• If vomiting is a problem, discourage consumption of favorite foods. If favorite foods are consumed and then vomited, the client may later reject them.
• Work with client to develop a plan for increased activity. Immobility leads to negative nitrogen balance that fosters anorexia.
• If client is anemic, offer foods rich in iron and vitamins B12, C, and folic acid. Heme iron in meat, fish, and poultry is absorbed more readily than nonheme iron in plants. Vitamin C increases the solubility of iron. Vitamin B12 and folic acid are necessary for erythropoiesis.
• If the client is lactose intolerant (genetically or following diarrhea), suggest cheeses (natural or processed) with less lactose than fluid milk. Encourage client to identify the extent of the intolerance. When lactose intake is limited to the equivalent of 240 ml of milk or less a day, symptoms are likely to be negligible and the use of lactose-digestive aids unnecessary (Suarez. Savaiano, Levitt, 1995).
• For the agitated client, offer finger foods (sandwiches, fresh fruit) and fluids that can be ingested while pacing. If a client cannot be still, food can be consumed while he or she is in motion.
• Assess for protein-energy malnutrition. Protein-energy malnutrition in older persons is rarely recognized and even more rarely treated appropriately (Morley, 1997). Clients in institutions are susceptible to protein-calorie malnutrition (PCM) or protein-energy malnutrition when they are unable to feed themselves. When followed for 6 months in a long-care hospital, 84% of patients had an intake below estimated energy expenditure and 30% were below estimated basal metabolic rate (BMR) (Elmstahl et al, 1997). Patients admitted to a geriatric rehabilitation unit had an average of four nutritional problems. The primary nutrition problem was protein-energy malnutrition, which was associated with an increased length of stay (Keller, 1997). Nutritional risk independently increased the likelihood of death in cognitively impaired older adults (Keller, Ostbye, 2000).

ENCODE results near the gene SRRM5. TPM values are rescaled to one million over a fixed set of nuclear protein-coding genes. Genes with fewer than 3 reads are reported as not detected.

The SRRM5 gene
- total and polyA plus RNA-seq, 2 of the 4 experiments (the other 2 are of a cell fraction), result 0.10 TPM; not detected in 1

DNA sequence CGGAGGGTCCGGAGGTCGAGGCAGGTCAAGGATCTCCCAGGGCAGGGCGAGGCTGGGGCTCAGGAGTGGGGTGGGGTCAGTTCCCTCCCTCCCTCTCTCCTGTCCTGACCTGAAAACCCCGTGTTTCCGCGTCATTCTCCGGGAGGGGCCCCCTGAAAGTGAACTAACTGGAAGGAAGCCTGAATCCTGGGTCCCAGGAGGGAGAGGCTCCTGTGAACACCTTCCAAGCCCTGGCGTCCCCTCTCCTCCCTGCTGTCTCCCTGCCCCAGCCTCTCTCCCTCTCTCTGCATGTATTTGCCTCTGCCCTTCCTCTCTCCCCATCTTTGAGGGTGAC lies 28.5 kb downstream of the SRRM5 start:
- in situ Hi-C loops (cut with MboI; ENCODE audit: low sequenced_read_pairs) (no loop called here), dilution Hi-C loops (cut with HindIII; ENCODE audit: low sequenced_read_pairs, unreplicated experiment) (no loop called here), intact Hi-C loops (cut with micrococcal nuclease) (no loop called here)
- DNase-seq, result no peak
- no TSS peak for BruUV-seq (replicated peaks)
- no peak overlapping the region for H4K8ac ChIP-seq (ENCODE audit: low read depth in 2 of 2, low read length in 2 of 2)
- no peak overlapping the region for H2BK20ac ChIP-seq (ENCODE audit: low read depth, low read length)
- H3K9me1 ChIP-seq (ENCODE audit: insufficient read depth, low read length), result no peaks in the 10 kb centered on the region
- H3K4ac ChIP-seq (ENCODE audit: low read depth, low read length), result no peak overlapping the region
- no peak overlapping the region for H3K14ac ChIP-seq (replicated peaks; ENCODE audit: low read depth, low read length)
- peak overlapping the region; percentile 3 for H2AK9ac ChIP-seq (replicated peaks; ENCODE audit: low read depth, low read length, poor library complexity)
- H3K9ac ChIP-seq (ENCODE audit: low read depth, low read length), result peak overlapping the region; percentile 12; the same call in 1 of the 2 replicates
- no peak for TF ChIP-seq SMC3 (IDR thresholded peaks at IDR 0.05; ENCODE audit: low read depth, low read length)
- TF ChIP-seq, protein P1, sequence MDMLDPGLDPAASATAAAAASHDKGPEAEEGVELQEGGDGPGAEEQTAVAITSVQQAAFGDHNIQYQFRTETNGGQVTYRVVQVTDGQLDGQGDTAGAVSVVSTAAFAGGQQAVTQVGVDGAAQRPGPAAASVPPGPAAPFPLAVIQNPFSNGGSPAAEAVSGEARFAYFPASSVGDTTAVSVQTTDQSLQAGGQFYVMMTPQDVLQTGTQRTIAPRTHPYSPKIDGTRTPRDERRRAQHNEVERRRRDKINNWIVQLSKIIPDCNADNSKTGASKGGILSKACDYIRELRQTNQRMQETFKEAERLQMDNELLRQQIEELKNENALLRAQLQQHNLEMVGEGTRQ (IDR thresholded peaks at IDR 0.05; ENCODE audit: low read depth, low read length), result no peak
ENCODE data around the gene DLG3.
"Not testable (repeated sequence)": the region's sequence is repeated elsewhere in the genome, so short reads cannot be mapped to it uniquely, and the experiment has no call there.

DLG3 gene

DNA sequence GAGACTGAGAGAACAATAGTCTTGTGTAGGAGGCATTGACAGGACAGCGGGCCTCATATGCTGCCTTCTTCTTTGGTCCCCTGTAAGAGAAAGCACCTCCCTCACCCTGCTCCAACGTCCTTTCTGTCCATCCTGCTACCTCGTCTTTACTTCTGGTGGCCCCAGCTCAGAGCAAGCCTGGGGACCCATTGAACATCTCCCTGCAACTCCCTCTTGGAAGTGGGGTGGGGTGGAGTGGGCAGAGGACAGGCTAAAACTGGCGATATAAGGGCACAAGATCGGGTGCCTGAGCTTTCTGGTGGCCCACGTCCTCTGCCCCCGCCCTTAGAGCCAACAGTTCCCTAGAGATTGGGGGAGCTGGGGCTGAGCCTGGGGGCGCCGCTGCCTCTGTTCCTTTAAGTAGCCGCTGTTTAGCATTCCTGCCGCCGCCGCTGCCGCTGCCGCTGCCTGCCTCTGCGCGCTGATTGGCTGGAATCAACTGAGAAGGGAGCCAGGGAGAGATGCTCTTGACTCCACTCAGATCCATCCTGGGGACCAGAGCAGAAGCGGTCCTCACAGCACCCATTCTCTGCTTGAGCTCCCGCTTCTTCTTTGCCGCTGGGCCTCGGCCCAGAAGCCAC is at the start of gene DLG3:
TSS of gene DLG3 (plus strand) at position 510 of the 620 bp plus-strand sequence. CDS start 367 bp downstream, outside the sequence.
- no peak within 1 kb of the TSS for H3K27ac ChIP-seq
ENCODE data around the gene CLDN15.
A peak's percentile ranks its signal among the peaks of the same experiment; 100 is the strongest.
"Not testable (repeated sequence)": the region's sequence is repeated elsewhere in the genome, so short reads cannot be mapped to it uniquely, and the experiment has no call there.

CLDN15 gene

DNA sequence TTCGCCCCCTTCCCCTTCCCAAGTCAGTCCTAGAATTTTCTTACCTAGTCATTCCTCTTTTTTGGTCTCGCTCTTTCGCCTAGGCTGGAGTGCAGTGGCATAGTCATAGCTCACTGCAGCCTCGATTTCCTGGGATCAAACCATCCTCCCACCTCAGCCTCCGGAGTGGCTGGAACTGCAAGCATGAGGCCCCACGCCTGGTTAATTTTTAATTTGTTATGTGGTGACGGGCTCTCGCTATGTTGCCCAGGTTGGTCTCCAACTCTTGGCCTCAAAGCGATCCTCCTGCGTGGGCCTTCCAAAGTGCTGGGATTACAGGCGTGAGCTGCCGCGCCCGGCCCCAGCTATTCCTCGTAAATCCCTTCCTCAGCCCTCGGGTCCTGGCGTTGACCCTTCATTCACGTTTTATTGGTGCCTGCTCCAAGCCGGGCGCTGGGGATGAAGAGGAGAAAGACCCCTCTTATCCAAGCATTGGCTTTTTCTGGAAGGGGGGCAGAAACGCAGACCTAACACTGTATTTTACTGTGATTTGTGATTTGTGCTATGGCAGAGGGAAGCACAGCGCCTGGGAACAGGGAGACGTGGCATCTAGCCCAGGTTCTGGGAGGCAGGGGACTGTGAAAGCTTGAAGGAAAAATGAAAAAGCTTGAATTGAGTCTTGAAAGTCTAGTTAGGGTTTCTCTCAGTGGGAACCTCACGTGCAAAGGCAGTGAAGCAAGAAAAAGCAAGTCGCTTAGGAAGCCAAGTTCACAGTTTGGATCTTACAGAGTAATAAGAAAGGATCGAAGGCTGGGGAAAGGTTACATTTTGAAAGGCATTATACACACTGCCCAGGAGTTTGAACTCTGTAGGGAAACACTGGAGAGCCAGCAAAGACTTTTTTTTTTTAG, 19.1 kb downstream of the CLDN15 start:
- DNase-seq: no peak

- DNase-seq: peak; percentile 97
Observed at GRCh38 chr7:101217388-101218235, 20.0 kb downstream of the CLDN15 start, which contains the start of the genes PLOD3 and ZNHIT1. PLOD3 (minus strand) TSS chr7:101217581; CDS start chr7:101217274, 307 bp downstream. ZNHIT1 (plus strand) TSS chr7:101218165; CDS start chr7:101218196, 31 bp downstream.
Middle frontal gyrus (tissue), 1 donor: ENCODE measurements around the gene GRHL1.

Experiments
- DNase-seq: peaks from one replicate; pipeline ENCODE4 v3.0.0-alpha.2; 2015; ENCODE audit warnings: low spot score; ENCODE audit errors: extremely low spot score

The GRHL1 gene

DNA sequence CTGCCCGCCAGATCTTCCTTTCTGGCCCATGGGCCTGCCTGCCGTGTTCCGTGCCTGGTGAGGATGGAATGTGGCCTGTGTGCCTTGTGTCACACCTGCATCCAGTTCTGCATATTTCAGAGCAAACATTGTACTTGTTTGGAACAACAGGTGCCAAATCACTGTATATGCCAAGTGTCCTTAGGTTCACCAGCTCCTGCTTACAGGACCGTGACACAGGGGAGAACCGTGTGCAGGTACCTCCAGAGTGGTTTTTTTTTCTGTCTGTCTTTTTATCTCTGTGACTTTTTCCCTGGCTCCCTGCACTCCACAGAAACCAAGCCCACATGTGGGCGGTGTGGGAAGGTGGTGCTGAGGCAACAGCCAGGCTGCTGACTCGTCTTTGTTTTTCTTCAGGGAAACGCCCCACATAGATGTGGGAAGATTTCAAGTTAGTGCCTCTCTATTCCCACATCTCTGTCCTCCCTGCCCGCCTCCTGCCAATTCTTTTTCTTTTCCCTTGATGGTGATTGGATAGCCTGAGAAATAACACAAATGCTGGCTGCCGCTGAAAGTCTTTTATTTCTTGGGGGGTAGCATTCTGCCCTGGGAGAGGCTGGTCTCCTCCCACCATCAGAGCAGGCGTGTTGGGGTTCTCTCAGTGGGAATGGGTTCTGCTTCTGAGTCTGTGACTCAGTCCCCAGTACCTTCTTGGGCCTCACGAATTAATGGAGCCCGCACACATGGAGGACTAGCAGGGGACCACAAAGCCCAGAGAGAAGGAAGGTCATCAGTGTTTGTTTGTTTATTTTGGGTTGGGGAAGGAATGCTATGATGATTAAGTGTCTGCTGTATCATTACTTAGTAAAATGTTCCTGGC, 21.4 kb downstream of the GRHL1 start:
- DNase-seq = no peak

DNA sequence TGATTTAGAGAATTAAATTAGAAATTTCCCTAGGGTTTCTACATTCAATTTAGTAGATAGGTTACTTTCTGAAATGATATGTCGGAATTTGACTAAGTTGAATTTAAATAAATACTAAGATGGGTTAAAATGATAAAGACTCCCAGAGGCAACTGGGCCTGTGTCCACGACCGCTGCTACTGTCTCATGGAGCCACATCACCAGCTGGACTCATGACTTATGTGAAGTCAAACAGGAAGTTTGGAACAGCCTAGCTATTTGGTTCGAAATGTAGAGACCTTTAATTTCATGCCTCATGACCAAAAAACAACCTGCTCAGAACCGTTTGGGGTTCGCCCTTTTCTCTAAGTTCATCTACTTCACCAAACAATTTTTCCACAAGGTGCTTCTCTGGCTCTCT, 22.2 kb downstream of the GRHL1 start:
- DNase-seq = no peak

• Interpret laboratory findings cautiously. Compromised kidney function makes reliance on urine samples for nutrient analyses less reliable in the elderly than in younger persons.
• Offer high protein supplements based on individual needs and capabilities. Give client a choice of supplements to increase personal control. If client is unwilling to drink a glass of liquid supplement, offer 30 ml per hour in a medication cup and serve it like medicine. Patients with decreased kidney function may not be able to excrete the waste products from protein metabolism. Often the elderly will take medications when they will not take food. The supplement is then served as a medicine.
• Offer liquid energy supplements. Energy supplementation has been shown to produce weight gain and reduce falls in frail elderly living in the community. It also has been shown to decrease mortality in hospitalized older persons and to decrease morbidity and mortality in hip fracture patients. When given liquid preloads 60 minutes before the next meal, older persons consistently ate a greater total energy load (Morley, 1997). Inadequate kilocaloric intake has been correlated with increased mortality in the elderly (Elmstahl et al, 1997; Incalzi et al, 1996).
• Unless medically contraindicated, permit self-selected seasonings and foods. Older persons rate flavor as the most important determinant of their food choice. Ability to taste declines in most but not all aging clients. Usually salt receptors are most affected and sweet receptors least affected. Blindfolded older subjects have about one half the ability of younger subjects to recognize blended foods, which predominantly results from a decline in olfactory sense (Morley, 1997). In hospitalized patients permitted their preferred food, ice cream, ad libitum, protein-energy malnutrition was reversed (Winograd, Brown, 1990).
• Play relaxing dinner music during mealtime. On a nursing home ward for demented patients, the patients ate more calmly and spent more time with dinner when music was played (Ragneskog et al, 1996). Selections with a slow tempo, at or below the human heart rate, have usually been used to dampen environmental noises that might otherwise startle clients. Fewer incidents of agitated behaviors occurred during the weeks that music was played compared with weeks without music (Denney, 1997).